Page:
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Operation of Wireless Communications Services in the 2.3 GHz Band; Establishment of Rules and Policies for the Digital Audio Radio Satellite Service in the 2310-2360 MHz Frequency Band

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Information about this document as published in the Federal Register.

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Start Preamble

AGENCY:

Federal Communications Commission.

ACTION:

Final rule.

SUMMARY:

In this document, the Commission amends its rules to enable the deployment of mobile broadband services in the Wireless Communications Services (WCS) while limiting the potential for harmful interference to satellite radio users, aeronautical mobile telemetry (AMT) operations, and the Deep Space Network (DSN) research facility in Goldstone, CA. In addition, the Commission establishes enhanced performance requirements to ensure that WCS licensees use the spectrum intensively in the public interest. The Commission also adopts technical rules governing the operation of Satellite Digital Audio Radio Service (SDARS) terrestrial repeaters that will not constrain their function or deployment but will limit the potential for interference to adjacent-band WCS spectrum users, a blanket licensing regime for repeaters operating up to 12 kilowatts (kW) average equivalent isotropically radiated power (EIRP) that will facilitate their deployment, and rules that will ensure that SDARS repeaters remain truly complementary to a satellite-based service and are not used to transmit local programming or advertising.

DATES:

Effective September 1, 2010, except for amendments to §§ 25.144(e)(3), 25.144(e)(8), 25.144(e)(9), 25.263(b), 25.263(c), 27.14(p)(7), 27.72(b), 27.72(c), 27.73(a), and 27.73(b), which contain information collection requirements that are not effective until approved by the Office of Management and Budget. The Commission will publish a document in the Federal Register announcing the effective dates for those sections.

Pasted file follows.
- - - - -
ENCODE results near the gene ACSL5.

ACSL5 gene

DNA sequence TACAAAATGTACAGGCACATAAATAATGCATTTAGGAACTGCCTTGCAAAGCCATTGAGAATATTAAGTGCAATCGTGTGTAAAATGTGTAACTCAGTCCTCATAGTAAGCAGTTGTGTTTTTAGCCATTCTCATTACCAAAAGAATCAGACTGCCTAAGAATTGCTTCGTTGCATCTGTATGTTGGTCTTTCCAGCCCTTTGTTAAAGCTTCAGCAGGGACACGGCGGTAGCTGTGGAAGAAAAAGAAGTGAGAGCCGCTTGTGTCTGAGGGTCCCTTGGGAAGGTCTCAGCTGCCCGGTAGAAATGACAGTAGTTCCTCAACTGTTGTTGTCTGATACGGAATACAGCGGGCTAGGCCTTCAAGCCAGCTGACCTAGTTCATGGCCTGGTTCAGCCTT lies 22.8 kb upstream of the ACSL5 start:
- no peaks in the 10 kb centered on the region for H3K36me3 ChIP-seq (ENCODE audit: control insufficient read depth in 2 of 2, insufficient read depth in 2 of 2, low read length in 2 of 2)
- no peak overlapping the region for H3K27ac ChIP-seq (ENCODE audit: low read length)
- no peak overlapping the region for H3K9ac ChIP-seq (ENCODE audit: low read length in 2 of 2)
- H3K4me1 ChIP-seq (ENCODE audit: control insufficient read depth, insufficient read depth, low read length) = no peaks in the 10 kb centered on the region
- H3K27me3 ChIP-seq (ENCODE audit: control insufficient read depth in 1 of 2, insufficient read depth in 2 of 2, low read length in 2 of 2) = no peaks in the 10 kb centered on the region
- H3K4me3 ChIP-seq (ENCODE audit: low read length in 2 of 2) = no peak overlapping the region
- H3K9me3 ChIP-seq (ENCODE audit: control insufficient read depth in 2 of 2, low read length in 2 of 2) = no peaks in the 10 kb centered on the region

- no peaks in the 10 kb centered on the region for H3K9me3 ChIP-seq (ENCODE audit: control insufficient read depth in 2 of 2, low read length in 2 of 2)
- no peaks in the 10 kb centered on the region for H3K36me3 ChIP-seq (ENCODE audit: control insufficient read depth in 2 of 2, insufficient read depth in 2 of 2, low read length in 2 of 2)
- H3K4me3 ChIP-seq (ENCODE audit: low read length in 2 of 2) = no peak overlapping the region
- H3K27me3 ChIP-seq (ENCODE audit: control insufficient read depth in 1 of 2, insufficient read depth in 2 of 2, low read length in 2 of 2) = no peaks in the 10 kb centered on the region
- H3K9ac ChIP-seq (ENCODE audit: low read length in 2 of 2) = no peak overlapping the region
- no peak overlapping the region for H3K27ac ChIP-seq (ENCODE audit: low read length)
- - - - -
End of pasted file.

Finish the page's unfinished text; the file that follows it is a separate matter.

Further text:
Start Further Info

FOR FURTHER INFORMATION CONTACT:

WCS technical information: Thomas Derenge, Thomas.Derenge@fcc.gov, Mobility Division, Wireless Telecommunications Bureau, (202) 418-2451. WCS legal information: Richard Arsenault, Richard.Arsenault@fcc.gov, Mobility Division, Wireless Telecommunications Bureau, (202) 418-0920. SDARS technical information: Chip Fleming, Chip.Fleming@fcc.gov, Engineering Branch, Satellite Division, International Bureau, (202) 418-1247. SDARS legal information: Stephen Duall, Stephen.Duall@fcc.gov, Policy Branch, Satellite Division, International Bureau, (202) 418-1103. For additional information concerning the Paperwork Reduction Act information collection requirements contained in this document, contact Richard Arsenault at (202) 418-0920, or via the Internet at Richard.Arsenault@fcc.gov and Stephen Duall at (202) 418-1103, or via the Internet at Stephen.Duall@fcc.gov.

End Further Info End Preamble Start Supplemental Information

SUPPLEMENTARY INFORMATION: